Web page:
HomeAsiaJapanese Grand Prix gets five-year extension at Suzuka

Japanese Grand Prix gets five-year extension at Suzuka

Japanese Grand Prix gets five-year extension at Suzuka

The Japanese Grand Prix has been safeguarded for the foreseeable future with Formula 1 officials inking a five-year extension to the current deal, ensuring the event’s presence on the calendar until at least 2029.

The Suzuka track has witnessed numerous title showdowns, hosting the dramatic rivalry between Ayrton Senna and Alain Prost in the late-1980s and early-1990s, and most recently witnessing Max Verstappen’s title-sealing triumph in 2022.

A crowd of 222,000 watched Verstappen win the Japanese GP last September.

Starting this year, the race will be positioned in a new slot in April, sandwiched between the races in Australia and China. This move is part of Formula 1’s broader initiative to optimise its calendar for greater efficiency.

“Suzuka is a special circuit and part of the fabric of the sport, so I am delighted that F1 will continue to race there until at least 2029,” Formula 1 president Stefano Domenicali stated.

The decision to extend the contract comes amid speculation that Osaka was vying to host the Japanese Grand Prix in the future, reflecting a trend of Formula 1 exploring opportunities to stage races in urban centres rather than traditional circuits. Madrid was recently awarded the Spanish Grand Prix from 2026-35, ousting long-time host Barcelona and showcasing Formula 1’s evolving approach to race locations.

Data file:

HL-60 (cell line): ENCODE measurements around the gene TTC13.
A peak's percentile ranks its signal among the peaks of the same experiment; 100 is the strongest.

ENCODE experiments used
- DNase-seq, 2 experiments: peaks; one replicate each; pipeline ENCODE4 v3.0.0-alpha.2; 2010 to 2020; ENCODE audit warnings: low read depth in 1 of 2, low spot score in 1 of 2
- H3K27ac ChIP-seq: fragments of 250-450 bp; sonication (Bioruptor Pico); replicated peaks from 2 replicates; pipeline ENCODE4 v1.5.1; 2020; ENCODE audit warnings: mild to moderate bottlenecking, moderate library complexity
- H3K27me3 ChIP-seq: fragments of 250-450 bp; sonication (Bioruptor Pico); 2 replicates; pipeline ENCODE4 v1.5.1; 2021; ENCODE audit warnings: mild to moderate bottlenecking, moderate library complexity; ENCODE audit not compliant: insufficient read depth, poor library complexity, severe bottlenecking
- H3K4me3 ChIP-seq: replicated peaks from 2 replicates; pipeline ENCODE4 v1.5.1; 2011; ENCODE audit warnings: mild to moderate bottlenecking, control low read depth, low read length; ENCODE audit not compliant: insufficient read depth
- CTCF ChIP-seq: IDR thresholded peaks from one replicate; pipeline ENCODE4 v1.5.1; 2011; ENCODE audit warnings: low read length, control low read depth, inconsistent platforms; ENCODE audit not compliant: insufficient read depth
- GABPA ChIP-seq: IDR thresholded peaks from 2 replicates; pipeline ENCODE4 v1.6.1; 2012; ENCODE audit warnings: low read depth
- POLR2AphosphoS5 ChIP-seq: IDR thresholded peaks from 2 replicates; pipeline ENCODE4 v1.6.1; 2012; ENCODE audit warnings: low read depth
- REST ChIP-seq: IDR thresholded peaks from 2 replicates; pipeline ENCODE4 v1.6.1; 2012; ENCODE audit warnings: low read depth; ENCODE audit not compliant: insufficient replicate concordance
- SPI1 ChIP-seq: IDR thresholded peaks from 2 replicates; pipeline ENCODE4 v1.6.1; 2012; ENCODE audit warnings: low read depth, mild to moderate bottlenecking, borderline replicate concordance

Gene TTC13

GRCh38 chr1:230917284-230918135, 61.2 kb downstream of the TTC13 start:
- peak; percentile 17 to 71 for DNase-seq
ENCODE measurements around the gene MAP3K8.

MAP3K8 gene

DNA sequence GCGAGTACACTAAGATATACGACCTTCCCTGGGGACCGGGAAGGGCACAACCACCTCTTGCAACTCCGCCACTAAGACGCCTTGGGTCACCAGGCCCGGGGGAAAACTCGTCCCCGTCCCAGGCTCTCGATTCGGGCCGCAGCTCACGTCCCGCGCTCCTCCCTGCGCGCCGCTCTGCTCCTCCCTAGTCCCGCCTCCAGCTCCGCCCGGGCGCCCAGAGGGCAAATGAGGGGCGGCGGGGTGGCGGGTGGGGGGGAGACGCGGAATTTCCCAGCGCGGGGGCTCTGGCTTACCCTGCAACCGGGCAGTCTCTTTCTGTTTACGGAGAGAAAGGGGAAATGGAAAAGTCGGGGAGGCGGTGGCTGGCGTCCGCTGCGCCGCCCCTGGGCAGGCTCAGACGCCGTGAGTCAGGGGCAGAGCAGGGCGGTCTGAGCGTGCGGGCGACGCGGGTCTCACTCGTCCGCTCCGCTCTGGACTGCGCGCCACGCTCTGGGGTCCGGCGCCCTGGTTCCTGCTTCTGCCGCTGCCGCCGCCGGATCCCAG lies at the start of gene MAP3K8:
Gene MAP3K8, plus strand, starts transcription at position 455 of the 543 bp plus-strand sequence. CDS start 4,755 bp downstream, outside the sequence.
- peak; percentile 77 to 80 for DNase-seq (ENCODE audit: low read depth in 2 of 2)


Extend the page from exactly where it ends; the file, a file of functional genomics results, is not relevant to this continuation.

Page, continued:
Commenting on the potential for Osaka to host the Grand Prix, Hiroshi Mizohata, chairman of the city’s tourism bureau, stated, “F1 will be the perfect catalyst for Osaka to become an international tourist city.

“In order for Osaka to achieve that, it is important to attract wealthy people from Europe, America, and Australia.

“We also believe that F1 will be the perfect catalyst for attracting luxury hotels and revitalising the night-time economy.

“I went to watch the Singapore Grand Prix, and it was completely different from the image I had of F1. There were live events going on, and there were business meetings for luxury brands at nearby hotels.”

While Osaka remains hopeful for its chance to feature on Formula 1’s calendar, the extension of the Japanese Grand Prix at Suzuka means that the city will have to wait until at least 2029 before its ambitions of hosting are acted on.

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